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Tuesday, May 22, 2012

Calculus or Personal Finance Math

For their senior year math classes, we had to make the decision for both kids whether they should take calculus or personal finance math.  In both cases we chose the latter.
Piggy Bank
Firstly, the reason we chose for them to study personal finance math over calculus is because neither child is interested in going into a science or math field.  Therefore they really don't need to go beyond Geometry, but for college reasons they took Algebra1, Algebra2, and Geometry.  My son also took Trig. 

Secondly, personal finance math is something they will be doing every day for the rest of their lives, so
why not sit down and study it?

Personal Finance Math is more than just adding up dollars and cents.  You have to understand banking which includes, savings accounts, how interest works, checking accounts and fees, credit card amortization, and tax accounting. Next there is financing, which includes home loans, auto loans and interest,  and insurance.  Finally, students should understand Saving and Investing.  Stocks, bonds, mutual funds, risk and diversification, and inflation are all based on very complicated math that kids need to understand.

Not understanding personal finance math, is what caused the current financial state of our nation.  Homebuyers were given fuzzy math to justify buying bigger houses than they could afford so that Real Estate Agents and Loan Agents can get bigger commissions. Investors were fooled into thinking that astronomical profits were possible and so lost their life savings.  The nation as a whole didn't see that the housing and stock markets could only go so high without a drastic correction.  We need our kids to understand math more than calculus; especially those who don't plan to go into a field that requires it.

Yesterday we opened my son's first checking account.  It took nearly 90 minutes as the banker explained to him all of the rules and perks associated with his account.  She talked about lines of credit, recommended he get a credit card in 6 months, and other scary things like that.  In all fairness, she also talked about ways to make sure he wasn't paying to use his own money (fees, etc.) and discussed wise usage of credit.  I was so glad I had chosen that he do personal finance math in college, because we could leave there and have an intelligent discussion of everything that was said, and make his own judgments on how he would proceed.  Without that knowledge, it would have been more of me preaching to him on what he should do without him understanding any reasoning behind it.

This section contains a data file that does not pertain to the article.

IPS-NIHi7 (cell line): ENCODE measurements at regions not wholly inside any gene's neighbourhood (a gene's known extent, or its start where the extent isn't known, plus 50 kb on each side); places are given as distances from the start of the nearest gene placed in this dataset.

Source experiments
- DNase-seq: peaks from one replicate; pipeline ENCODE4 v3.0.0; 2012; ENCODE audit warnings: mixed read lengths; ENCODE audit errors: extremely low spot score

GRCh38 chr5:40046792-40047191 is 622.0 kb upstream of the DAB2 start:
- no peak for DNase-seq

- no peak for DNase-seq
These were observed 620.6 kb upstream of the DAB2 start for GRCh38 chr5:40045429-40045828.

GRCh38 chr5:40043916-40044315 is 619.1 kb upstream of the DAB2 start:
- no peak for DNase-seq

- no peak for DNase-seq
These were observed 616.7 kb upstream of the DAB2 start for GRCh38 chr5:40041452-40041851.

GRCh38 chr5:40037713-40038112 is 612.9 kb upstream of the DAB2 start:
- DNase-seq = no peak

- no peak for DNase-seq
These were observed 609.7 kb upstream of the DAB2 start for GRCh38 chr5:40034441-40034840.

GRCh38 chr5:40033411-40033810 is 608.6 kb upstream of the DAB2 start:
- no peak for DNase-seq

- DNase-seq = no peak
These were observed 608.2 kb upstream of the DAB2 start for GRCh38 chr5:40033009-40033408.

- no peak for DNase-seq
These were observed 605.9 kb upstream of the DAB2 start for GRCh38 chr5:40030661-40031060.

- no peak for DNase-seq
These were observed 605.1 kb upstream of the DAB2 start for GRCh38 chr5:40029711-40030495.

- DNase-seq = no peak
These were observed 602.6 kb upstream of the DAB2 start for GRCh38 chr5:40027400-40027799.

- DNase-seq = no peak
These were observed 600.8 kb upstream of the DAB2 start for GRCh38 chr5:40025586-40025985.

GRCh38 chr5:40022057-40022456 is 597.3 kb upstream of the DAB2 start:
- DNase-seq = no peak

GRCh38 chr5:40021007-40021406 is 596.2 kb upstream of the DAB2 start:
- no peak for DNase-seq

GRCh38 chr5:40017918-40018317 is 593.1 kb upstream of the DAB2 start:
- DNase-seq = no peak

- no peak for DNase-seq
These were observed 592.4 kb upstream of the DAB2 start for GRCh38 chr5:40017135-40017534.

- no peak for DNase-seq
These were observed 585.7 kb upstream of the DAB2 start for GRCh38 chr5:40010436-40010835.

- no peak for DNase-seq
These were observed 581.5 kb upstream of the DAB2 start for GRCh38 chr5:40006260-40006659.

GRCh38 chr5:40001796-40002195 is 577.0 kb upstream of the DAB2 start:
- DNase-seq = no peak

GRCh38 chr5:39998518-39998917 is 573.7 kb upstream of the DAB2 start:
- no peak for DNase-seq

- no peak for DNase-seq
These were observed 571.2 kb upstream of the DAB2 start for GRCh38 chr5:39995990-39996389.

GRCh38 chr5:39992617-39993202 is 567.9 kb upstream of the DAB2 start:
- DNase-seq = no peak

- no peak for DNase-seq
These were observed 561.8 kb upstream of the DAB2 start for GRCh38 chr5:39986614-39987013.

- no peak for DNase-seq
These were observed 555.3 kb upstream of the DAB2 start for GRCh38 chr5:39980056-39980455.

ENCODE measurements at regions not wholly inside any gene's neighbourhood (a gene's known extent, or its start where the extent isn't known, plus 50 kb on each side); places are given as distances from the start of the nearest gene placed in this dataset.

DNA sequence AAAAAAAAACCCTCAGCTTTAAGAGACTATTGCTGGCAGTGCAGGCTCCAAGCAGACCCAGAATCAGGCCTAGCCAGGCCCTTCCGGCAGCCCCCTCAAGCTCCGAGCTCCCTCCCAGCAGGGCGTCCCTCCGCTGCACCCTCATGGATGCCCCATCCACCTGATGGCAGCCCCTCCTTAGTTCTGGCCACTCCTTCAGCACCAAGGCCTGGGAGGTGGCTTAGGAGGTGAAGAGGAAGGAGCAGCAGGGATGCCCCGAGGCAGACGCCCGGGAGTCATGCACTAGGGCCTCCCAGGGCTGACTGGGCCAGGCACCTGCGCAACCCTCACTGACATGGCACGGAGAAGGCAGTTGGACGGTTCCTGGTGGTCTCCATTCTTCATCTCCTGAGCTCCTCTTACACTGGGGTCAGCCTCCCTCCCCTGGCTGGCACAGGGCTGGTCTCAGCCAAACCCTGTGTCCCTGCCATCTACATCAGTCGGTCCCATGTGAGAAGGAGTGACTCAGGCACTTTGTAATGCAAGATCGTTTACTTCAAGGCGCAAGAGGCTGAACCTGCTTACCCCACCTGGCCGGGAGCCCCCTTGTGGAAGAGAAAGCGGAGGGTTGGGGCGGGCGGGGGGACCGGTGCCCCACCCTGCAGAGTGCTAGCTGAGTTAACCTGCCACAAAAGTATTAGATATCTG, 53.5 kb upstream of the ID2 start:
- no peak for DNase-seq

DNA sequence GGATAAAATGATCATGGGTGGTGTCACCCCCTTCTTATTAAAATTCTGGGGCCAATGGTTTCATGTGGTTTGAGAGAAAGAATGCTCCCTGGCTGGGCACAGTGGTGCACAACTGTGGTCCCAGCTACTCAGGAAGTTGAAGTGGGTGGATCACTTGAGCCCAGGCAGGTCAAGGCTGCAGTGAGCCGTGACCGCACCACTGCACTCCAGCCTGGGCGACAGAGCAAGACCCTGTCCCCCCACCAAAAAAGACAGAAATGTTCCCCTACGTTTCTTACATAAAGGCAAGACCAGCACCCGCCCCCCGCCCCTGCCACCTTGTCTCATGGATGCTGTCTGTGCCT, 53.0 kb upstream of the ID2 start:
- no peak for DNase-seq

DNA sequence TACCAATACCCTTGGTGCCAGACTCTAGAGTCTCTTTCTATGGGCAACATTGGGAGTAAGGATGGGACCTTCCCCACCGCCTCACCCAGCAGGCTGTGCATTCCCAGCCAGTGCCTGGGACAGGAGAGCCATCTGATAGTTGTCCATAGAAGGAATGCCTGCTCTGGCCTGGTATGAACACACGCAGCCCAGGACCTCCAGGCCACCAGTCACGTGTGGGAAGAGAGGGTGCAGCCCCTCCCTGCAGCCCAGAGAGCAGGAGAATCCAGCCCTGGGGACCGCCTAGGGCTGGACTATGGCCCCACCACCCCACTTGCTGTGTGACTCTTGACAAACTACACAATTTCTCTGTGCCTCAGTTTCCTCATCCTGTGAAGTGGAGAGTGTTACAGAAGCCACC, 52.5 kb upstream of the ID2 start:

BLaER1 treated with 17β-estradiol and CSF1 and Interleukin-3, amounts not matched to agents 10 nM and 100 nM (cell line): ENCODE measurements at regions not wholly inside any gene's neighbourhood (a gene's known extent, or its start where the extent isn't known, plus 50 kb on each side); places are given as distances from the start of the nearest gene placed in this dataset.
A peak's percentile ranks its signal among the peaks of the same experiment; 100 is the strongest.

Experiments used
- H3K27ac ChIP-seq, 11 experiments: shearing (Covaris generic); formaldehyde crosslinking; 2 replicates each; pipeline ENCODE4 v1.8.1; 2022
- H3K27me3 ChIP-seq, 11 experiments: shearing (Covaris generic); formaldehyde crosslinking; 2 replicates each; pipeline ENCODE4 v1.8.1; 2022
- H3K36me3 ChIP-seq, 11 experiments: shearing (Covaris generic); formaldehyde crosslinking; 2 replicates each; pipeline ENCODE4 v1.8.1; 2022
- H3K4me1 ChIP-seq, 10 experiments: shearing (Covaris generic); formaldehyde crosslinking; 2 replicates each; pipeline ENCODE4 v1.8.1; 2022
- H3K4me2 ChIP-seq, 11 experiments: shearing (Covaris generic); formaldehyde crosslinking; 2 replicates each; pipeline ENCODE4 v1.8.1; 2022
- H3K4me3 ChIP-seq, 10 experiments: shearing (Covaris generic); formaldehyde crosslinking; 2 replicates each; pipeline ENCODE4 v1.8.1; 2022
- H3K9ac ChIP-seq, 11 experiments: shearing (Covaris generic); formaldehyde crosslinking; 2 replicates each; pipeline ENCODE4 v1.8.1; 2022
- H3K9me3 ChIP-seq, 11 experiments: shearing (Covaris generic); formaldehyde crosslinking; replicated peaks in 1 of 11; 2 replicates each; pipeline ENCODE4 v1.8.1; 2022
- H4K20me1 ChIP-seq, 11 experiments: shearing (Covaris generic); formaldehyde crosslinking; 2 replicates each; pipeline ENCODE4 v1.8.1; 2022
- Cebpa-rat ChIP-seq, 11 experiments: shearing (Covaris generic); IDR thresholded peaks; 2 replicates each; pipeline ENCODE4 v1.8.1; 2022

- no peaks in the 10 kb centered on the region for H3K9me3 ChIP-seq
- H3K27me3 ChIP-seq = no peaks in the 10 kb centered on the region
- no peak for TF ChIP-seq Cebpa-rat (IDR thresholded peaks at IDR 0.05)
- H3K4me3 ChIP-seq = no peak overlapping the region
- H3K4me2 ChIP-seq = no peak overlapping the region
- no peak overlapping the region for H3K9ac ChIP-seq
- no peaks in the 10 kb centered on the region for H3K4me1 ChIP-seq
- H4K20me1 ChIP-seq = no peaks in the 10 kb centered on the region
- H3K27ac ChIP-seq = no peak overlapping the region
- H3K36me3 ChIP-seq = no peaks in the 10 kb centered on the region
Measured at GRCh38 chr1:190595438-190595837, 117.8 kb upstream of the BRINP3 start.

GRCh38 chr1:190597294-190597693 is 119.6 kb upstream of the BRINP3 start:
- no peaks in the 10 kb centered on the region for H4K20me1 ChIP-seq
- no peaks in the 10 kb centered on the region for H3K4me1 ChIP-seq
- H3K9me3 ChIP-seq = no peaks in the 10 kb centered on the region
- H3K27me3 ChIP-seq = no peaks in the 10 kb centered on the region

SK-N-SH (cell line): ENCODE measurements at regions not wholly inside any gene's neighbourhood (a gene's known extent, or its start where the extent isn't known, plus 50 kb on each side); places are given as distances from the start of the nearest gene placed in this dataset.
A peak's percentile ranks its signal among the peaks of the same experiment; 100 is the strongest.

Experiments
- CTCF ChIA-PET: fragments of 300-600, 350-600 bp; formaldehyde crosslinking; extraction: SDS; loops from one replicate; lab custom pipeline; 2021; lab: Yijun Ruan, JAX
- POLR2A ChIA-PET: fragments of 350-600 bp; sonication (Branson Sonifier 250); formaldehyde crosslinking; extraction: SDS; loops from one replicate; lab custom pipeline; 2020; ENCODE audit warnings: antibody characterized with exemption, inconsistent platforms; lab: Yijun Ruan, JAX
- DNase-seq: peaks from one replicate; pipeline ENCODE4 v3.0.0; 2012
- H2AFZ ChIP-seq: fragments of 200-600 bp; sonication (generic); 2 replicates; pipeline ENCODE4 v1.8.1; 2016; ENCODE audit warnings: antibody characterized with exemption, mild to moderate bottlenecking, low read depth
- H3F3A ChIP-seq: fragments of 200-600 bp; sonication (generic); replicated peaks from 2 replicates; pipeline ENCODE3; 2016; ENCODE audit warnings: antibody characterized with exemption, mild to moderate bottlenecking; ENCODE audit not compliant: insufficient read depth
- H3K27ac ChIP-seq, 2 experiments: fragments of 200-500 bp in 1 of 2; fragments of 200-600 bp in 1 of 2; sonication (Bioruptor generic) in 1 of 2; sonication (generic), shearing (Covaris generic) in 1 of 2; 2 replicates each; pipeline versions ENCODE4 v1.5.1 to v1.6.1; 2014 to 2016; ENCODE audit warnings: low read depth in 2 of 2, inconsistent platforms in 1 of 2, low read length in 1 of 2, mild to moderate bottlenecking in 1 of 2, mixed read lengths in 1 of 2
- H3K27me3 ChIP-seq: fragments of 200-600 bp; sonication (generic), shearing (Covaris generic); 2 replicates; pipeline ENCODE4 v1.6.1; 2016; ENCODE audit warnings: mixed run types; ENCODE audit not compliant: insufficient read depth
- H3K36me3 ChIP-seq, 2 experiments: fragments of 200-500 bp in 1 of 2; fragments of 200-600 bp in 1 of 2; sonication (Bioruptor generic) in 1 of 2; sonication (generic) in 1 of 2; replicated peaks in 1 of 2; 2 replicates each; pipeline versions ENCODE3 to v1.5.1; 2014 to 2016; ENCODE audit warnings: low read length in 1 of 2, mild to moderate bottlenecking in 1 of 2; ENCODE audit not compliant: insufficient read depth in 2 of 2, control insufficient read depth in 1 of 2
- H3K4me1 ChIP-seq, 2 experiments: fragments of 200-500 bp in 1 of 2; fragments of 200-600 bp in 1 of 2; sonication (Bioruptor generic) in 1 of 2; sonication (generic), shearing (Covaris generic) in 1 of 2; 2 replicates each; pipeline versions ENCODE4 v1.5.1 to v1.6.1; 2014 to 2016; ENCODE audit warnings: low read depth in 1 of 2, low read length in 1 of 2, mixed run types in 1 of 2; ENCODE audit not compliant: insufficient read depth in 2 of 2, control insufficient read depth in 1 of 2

It is much easier to instruct an educated person. Everyone should take Personal Finance Math, if they need calculus, it should be in addition to, not instead of.




Anonymous said...

I'm no expert in either field, but I would think that by learning calculus you learn the way in which all those other things you mentioned (interest, stocks etc.) work and not just understand how they are purported to work. Isn't Calculus what's used for companies to create these products?

Ahermitt said...

I dunno anonymous, but I do know that there are a lot of very smart engineers & scientists out there that can't manage their own bank accounts.

Anonymous said...

Yes, but that has nothing to do with not understanding the mathematics of it which is simple arithmetic. I guess my point really is, there is no such thing as "Financial" math, it's just math and it's probably better to learn skills like algebra and calculus, then learn how to apply it in everyday life.

Lastly, I want to let you know how much I respect the fact that you are totally engaged in the educational process of your child. Commendable!

Ahermitt said...

Anonymous... thanks for your comments, but there certainly is such a thing as personal finance math. Yes, it is derivative of basic math, but it is geared toward calculating interest, and stocks, and other money-centered items. I have several textbooks and curriculum packets on hand that say so. They even teach it in the schools... if the student insists on it and can squeeze it in-in addition to the other maths they have to take.

Knowing Elena said...

Is the "Personal Finance" course that your daughter is taking from a GA approved course for accreditation? I checked with my homeschooling co-op and they did not approve the course, but I want to fight it, not sure that I stand a chance against an accrediting agency.

Ahermitt said...

My daughter ended up doing the business math from ALEKS which includes personal finance in order to get accreditation. So we have fulfilled both my requirements and that of her accrediting "school". Maybe your co-op will allow that